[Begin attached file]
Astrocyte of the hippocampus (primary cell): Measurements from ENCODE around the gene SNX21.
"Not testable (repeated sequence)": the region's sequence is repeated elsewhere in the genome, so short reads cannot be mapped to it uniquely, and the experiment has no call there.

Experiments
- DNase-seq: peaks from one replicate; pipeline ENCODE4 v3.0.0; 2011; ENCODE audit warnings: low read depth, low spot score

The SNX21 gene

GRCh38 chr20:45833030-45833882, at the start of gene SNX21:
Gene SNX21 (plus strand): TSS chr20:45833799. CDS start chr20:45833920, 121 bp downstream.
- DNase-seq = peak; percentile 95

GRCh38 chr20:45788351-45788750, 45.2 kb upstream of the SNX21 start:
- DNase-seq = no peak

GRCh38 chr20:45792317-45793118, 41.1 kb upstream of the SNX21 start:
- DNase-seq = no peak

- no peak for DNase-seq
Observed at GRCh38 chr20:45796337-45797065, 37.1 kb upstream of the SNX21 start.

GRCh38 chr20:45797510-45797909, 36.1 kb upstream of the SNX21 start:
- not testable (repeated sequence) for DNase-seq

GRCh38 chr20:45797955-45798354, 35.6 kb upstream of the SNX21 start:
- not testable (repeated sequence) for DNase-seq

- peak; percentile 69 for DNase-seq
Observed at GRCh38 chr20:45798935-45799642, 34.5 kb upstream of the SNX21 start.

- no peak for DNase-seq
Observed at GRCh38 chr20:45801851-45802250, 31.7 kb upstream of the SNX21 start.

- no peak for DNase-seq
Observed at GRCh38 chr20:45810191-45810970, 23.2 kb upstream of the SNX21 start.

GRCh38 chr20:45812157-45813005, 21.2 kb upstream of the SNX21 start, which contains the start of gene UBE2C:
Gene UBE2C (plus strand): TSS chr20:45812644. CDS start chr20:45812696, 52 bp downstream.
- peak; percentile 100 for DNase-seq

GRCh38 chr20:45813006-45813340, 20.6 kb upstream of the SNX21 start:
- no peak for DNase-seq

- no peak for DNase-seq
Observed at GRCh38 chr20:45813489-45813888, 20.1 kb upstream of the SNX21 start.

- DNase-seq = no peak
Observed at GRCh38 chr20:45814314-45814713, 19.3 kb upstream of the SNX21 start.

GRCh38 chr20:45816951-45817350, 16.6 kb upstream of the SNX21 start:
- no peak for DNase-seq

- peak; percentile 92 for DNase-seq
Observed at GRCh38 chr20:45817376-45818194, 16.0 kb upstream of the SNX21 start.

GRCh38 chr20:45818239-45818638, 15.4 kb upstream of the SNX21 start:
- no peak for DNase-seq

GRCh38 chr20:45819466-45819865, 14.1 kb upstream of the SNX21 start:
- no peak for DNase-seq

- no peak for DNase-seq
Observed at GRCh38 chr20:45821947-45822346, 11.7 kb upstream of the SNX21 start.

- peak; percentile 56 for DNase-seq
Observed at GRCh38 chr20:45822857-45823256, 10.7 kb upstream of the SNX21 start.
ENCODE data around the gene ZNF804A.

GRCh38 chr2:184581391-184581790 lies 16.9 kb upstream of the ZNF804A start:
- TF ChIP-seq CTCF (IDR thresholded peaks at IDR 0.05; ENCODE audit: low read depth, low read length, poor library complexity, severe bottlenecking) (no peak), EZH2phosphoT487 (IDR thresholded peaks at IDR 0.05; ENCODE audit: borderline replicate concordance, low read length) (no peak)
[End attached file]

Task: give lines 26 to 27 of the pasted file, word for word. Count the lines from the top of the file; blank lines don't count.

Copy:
Gene UBE2C (plus strand): TSS chr20:45812644. CDS start chr20:45812696, 52 bp downstream.
- peak; percentile 100 for DNase-seq